“I employ a lot of accents to keep myself sane, but the extra half sandwich is the real key.”

- Caroline Kittle

"To me, each tree is an individual that I often recognize from prior years: ‘Ah yes, the lollypop pine! You're pitching more than last year.’ With this understanding, the repetition of measuring diameter after diameter transitions into a series of novel interactions with old friends.”

- Sara Germain

“I take measurements that help us better understand the forest.  It’s tough to explain how captivating that is for me. It’s a more than work, it’s a passion. I also motivate myself with snacks (chips).”

- Jake Burgoyne

“Sure, it involves a lot of repetition, but every woody stem is a unique little puzzle. In the field it's quite fun to collect all the data and practice being as observant as possible of the trees' condition and the forest in general. I think to keep myself focused throughout the day I try take the time to be explicitly grateful for fun things I notice around me whether that's a log wider than I am tall or a handsome little inchworm. Tasty snacks (i.e., jolly ranchers or hi chews) are a morale booster as well.”

- Bella Wetzler

What tool do you find most helpful in doing your work?

“Solid field clothes: boots, pants, shirt, and hat. Absolutely the most helpful. If those are subpar, then every other job becomes harder or impossible.”

- Soren Struckman

“While there are many tools that are necessary, perhaps the most helpful tool is a hatchet. Many of the old growth trees in this forest die from bark beetles and pathogenic fungi, both of which require peeling back thick layers of bark to discover.”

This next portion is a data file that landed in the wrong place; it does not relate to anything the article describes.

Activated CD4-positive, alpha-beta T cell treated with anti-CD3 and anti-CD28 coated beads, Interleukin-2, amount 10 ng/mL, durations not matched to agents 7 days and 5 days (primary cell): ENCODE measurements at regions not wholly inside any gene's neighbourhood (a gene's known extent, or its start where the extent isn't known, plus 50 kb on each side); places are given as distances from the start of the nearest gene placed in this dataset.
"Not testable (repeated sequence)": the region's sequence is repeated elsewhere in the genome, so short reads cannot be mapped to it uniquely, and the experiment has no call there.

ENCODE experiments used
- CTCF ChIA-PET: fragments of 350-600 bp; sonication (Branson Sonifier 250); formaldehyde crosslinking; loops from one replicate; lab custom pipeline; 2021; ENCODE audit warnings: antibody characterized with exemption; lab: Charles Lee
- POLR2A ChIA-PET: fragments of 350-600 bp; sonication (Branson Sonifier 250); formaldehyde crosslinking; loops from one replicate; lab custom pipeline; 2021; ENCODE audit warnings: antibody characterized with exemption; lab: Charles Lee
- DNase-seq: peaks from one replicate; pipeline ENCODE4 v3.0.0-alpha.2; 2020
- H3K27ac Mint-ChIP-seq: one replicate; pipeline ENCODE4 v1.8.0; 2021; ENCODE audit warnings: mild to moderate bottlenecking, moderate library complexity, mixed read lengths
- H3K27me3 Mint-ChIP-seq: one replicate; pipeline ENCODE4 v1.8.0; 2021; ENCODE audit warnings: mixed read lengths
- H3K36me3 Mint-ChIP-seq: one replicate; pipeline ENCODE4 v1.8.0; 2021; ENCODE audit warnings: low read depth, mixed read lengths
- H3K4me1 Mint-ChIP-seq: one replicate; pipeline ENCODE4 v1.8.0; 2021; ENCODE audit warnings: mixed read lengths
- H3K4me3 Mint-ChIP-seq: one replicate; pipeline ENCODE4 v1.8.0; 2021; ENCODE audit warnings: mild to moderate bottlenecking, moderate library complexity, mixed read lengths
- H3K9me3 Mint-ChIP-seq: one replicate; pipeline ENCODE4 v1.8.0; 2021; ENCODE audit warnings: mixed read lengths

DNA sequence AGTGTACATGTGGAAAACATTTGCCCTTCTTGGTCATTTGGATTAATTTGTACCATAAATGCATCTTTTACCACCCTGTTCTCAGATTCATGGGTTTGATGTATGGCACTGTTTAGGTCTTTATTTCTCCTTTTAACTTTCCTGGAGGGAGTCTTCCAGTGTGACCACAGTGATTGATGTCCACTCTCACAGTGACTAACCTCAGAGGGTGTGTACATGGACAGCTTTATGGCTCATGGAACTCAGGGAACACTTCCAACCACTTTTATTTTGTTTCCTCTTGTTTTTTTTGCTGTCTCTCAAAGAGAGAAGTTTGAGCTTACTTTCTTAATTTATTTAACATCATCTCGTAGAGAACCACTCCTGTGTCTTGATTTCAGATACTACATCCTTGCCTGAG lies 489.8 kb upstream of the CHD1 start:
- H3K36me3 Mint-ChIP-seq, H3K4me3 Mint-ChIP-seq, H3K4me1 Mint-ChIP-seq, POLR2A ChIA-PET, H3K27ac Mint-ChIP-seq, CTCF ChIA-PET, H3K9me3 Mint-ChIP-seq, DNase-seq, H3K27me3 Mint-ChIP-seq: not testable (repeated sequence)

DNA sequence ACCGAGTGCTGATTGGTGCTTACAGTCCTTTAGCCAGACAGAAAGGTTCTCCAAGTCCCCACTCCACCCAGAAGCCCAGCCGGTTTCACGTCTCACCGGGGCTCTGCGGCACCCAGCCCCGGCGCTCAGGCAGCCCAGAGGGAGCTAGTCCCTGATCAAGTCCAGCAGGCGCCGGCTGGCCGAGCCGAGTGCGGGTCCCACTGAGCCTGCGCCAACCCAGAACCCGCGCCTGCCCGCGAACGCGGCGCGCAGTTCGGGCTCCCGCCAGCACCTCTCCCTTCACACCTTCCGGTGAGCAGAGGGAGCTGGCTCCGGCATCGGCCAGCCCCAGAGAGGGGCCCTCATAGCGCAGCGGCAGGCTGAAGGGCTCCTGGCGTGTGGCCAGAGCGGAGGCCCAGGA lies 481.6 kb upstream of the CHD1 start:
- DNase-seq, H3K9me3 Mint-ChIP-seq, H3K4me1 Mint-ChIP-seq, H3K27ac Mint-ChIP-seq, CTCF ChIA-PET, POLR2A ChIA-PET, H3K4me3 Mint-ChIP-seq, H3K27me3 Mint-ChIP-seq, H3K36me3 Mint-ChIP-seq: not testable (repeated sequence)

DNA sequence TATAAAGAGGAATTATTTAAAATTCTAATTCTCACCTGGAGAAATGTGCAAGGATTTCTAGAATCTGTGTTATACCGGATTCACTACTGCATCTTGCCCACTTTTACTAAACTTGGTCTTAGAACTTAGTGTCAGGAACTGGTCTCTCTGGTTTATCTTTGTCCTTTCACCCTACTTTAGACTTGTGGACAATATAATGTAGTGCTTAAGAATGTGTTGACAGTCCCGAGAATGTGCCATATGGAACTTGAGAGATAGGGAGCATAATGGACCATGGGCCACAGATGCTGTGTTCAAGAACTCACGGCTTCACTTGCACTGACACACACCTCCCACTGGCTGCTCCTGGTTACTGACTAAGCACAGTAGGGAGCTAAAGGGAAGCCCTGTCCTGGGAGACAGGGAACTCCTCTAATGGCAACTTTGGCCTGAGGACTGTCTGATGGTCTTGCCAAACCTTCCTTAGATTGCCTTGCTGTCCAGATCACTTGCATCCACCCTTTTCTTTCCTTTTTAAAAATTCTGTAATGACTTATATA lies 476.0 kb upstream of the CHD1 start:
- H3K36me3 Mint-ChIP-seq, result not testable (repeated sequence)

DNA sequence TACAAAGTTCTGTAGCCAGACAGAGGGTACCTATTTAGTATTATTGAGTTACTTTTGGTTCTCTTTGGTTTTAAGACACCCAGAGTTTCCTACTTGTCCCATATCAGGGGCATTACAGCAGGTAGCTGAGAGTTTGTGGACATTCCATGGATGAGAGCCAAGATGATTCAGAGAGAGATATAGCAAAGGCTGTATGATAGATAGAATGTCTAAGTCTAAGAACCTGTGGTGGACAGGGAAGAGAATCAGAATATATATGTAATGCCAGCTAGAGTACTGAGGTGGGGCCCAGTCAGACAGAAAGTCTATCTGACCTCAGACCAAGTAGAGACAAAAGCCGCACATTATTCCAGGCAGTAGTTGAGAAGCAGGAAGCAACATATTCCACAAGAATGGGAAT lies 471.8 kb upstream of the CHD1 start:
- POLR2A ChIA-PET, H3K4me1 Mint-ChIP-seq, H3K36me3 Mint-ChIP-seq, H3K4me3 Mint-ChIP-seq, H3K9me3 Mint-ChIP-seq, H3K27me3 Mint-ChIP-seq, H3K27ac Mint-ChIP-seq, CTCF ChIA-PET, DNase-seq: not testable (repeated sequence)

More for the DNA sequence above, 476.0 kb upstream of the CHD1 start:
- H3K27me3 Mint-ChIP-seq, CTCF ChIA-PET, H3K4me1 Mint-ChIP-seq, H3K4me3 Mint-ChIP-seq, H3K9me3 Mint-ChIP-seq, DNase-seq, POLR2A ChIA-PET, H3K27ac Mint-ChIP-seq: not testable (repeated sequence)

- Jake Burgoyne

“Being directionally challenged, I would have to say that the tool I find most helpful is my compass.”

- Bella Wetzler

What’s one thing you’ve learned over the course of your work on this census (forest-related or not)?

“Always look up!”

- Caroline Kittle

“I have (re)learned the value of good documentation, both for data quality and interpersonal conflict management.”

- Soren Struckman

“We had an exciting mortality this year that involved weevils! I had no idea that weevils could kill a tree, nor that they leave bark beetle-like galleries behind in the wood that they excavate. We took macro photos of the culprit and will be identifying it to species back at the lab.”

- Sara Germain

“This year I paid special attention to the mosses in our forests, especially at the WFDP. I've learned a lot about moss identification and their ecological roles in old growth, for example the different ways they may help tree seedlings establish on logs or the forest floor.”

- Bella Wetzler

A small, black insect with antennae and six limbs.
The aforementioned weevil, captured in the act. Photo: Soren Struckman
A woman holding a clipboard in the forest, surrounded by large trees and dense understory.
Bellla Wetzler measures seedlings. Photo: Jim Lutz.
Image caption below.
Jim Lutz, PI of the Wind River FDP stands amidst the large-diameter trees, snags, and deadwood characteristic of the plot.
A tag is visible to the right of the photo – just that and 40,000 more trees to measure.  Photo: Mark Swanson.
A large tree trunk lays amid dense understory.
A rainy day in the canopy gap. Photo: Jim Lutz.
A man stands in the forest with a clipboard, surrounded by dense undestory.
Soren Struckman maps deadwood. Photo: Jim Lutz.